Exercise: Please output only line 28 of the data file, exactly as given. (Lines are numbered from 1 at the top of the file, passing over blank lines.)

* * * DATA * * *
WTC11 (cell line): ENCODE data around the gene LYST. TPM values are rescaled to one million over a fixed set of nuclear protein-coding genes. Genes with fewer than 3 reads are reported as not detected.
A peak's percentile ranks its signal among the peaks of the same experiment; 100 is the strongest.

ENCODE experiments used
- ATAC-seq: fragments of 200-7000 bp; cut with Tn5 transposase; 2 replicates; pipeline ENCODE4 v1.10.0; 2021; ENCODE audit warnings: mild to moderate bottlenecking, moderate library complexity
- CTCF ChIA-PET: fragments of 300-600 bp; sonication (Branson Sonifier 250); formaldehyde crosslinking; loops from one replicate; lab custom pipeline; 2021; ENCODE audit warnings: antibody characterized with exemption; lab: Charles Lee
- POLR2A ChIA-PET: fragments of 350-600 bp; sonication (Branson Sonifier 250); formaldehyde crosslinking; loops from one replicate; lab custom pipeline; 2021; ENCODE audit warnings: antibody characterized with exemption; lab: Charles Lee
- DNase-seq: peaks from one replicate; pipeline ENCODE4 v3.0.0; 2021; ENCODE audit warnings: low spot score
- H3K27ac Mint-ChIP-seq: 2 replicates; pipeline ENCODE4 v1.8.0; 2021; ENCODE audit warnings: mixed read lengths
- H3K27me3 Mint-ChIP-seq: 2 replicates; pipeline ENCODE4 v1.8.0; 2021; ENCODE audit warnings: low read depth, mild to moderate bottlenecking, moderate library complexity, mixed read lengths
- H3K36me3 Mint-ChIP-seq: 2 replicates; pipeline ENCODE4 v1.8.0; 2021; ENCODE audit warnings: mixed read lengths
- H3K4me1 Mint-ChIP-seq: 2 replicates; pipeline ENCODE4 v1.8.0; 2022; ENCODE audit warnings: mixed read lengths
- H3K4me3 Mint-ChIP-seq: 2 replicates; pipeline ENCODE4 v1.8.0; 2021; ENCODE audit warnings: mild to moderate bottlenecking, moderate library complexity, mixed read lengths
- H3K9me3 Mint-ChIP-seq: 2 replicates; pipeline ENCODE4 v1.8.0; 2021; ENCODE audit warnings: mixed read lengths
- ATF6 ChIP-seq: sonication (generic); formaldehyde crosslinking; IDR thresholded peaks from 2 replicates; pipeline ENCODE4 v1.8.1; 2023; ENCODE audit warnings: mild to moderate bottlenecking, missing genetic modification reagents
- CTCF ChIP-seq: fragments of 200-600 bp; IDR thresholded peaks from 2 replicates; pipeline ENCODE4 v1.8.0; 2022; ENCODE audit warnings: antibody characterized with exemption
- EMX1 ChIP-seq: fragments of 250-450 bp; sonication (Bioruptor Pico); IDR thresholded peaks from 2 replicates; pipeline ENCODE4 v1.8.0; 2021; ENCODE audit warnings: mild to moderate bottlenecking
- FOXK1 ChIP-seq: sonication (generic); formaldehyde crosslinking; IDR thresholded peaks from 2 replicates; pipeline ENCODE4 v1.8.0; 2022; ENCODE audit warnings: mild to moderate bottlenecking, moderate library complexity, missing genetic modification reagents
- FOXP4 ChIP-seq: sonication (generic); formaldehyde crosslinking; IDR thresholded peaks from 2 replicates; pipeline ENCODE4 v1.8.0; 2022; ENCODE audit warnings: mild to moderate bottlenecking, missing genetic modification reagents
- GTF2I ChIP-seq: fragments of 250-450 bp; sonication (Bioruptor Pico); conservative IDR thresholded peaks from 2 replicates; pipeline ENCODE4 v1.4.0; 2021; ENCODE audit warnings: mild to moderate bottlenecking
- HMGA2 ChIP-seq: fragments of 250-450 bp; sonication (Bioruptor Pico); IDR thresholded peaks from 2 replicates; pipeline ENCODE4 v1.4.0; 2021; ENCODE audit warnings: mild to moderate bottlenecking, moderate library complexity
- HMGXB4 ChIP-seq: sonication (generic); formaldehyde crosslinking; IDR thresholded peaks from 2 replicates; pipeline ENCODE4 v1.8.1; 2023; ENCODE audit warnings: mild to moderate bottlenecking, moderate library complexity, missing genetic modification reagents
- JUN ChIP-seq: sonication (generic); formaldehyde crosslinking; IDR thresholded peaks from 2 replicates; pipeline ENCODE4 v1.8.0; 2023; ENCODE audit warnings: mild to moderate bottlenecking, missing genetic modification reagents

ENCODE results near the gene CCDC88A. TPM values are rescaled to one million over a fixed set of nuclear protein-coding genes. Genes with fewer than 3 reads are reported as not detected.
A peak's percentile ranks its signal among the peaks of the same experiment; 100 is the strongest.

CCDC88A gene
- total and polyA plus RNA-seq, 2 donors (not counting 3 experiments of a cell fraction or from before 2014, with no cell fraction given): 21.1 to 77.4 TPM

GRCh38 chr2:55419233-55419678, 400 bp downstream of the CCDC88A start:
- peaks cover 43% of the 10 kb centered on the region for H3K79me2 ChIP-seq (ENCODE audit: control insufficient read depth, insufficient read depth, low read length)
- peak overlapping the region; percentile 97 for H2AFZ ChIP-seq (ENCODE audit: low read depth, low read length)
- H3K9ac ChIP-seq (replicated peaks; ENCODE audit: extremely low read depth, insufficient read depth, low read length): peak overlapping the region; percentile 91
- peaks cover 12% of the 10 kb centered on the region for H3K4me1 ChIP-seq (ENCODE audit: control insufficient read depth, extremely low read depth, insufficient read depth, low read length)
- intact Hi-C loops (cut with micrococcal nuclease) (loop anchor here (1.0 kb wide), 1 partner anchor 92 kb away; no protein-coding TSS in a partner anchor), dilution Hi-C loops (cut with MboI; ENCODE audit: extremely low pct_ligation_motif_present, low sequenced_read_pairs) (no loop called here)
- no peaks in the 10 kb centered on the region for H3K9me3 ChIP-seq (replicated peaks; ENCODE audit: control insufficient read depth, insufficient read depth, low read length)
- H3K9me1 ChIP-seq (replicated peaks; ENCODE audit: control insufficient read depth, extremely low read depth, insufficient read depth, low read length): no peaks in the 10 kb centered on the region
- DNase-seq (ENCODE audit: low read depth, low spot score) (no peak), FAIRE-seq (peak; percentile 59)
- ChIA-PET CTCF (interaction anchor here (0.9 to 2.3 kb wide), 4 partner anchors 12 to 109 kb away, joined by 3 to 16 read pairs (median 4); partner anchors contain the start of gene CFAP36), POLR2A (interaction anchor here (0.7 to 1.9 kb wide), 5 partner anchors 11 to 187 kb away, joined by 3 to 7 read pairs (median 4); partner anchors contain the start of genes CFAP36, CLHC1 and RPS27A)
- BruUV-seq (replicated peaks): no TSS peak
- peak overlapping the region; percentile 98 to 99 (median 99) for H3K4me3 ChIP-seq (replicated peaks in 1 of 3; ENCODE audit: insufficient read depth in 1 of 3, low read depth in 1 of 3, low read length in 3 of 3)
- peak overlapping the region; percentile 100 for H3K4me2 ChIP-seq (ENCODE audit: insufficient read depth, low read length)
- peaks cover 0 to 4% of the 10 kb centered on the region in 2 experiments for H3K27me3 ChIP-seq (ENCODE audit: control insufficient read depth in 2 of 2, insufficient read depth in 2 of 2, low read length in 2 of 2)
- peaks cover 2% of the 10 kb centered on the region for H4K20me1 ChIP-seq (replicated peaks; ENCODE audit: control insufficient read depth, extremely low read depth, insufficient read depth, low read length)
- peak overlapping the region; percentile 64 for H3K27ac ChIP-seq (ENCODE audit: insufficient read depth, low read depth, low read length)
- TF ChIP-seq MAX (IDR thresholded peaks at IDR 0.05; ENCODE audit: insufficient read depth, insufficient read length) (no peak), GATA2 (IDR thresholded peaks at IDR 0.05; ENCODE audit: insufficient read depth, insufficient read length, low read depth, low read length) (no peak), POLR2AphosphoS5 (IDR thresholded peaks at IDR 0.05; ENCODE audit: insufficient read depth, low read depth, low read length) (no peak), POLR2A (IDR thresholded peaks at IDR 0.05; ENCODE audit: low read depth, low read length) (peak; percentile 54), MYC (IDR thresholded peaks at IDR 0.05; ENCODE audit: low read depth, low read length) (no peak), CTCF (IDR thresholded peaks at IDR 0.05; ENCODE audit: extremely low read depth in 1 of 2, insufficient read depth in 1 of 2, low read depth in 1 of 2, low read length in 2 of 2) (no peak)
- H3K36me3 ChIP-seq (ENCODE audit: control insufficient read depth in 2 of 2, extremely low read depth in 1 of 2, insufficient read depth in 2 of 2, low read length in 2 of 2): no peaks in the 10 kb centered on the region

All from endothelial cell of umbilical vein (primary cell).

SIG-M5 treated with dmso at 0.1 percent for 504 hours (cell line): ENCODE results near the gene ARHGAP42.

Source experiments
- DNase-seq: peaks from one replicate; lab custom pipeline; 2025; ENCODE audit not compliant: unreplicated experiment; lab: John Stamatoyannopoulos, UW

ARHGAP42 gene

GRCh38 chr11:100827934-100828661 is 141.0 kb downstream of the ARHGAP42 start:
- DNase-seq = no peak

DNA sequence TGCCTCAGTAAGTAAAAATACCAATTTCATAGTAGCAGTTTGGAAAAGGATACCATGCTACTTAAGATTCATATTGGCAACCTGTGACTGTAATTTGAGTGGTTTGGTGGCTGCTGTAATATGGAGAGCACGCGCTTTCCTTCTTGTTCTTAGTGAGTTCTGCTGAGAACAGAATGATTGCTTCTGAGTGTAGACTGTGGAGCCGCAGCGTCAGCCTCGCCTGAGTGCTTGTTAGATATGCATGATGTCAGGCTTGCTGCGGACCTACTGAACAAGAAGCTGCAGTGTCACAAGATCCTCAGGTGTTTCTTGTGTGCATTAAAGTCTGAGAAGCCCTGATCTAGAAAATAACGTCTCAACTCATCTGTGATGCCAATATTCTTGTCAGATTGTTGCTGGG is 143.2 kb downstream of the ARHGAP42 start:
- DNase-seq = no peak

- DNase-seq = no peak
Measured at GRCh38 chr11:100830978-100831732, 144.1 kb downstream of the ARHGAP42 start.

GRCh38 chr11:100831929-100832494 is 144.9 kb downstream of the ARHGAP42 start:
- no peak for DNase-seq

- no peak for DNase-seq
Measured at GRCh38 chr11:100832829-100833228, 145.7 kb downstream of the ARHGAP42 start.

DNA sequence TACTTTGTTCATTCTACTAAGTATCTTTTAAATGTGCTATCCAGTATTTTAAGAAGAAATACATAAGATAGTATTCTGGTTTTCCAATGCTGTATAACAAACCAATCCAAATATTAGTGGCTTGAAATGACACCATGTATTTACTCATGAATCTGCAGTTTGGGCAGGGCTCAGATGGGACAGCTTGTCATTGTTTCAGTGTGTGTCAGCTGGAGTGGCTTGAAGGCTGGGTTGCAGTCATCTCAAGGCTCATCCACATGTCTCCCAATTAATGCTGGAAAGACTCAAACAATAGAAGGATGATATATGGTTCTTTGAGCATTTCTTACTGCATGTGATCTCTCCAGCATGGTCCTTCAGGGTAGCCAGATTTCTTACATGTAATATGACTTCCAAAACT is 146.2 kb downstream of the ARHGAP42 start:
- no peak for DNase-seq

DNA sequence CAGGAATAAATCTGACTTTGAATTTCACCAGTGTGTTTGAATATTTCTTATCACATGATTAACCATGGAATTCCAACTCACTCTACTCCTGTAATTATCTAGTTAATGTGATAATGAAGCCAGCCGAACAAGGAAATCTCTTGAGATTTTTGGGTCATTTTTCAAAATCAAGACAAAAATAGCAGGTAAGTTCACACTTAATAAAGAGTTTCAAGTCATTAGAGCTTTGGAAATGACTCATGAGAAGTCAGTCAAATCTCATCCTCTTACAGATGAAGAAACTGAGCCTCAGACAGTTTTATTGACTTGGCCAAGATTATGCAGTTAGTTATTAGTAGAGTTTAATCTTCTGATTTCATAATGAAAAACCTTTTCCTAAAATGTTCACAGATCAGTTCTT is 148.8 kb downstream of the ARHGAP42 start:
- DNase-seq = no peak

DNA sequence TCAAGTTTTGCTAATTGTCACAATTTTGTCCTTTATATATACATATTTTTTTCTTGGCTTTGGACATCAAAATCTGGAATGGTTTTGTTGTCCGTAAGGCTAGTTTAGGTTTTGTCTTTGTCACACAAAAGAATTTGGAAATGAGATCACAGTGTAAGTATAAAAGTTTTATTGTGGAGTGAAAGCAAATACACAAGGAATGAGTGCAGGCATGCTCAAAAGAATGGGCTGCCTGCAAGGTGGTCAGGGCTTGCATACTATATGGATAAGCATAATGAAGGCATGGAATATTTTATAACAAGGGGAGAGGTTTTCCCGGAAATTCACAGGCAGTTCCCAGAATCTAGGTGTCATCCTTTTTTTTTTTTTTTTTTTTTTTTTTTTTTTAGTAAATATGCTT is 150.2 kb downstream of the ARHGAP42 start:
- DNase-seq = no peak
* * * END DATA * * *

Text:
- peaks cover 43% of the 10 kb centered on the region for H3K79me2 ChIP-seq (ENCODE audit: control insufficient read depth, insufficient read depth, low read length)